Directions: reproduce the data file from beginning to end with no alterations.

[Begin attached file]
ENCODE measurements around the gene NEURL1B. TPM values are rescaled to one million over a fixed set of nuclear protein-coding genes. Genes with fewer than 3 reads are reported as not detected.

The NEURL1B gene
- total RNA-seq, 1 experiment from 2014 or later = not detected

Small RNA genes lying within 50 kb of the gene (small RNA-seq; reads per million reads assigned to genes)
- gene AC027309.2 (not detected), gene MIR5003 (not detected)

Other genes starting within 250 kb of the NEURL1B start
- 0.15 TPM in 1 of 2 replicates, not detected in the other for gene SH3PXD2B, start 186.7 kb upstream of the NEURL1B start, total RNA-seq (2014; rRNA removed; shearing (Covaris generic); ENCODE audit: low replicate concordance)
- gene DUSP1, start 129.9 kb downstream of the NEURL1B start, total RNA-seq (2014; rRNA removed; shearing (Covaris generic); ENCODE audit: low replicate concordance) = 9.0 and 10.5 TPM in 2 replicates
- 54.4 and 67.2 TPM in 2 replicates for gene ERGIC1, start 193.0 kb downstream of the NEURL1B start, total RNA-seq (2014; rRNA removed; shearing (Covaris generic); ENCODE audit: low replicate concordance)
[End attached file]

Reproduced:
ENCODE measurements around the gene NEURL1B. TPM values are rescaled to one million over a fixed set of nuclear protein-coding genes. Genes with fewer than 3 reads are reported as not detected.

The NEURL1B gene
- total RNA-seq, 1 experiment from 2014 or later = not detected

Small RNA genes lying within 50 kb of the gene (small RNA-seq; reads per million reads assigned to genes)
- gene AC027309.2 (not detected), gene MIR5003 (not detected)

Other genes starting within 250 kb of the NEURL1B start
- 0.15 TPM in 1 of 2 replicates, not detected in the other for gene SH3PXD2B, start 186.7 kb upstream of the NEURL1B start, total RNA-seq (2014; rRNA removed; shearing (Covaris generic); ENCODE audit: low replicate concordance)
- gene DUSP1, start 129.9 kb downstream of the NEURL1B start, total RNA-seq (2014; rRNA removed; shearing (Covaris generic); ENCODE audit: low replicate concordance) = 9.0 and 10.5 TPM in 2 replicates
- 54.4 and 67.2 TPM in 2 replicates for gene ERGIC1, start 193.0 kb downstream of the NEURL1B start, total RNA-seq (2014; rRNA removed; shearing (Covaris generic); ENCODE audit: low replicate concordance)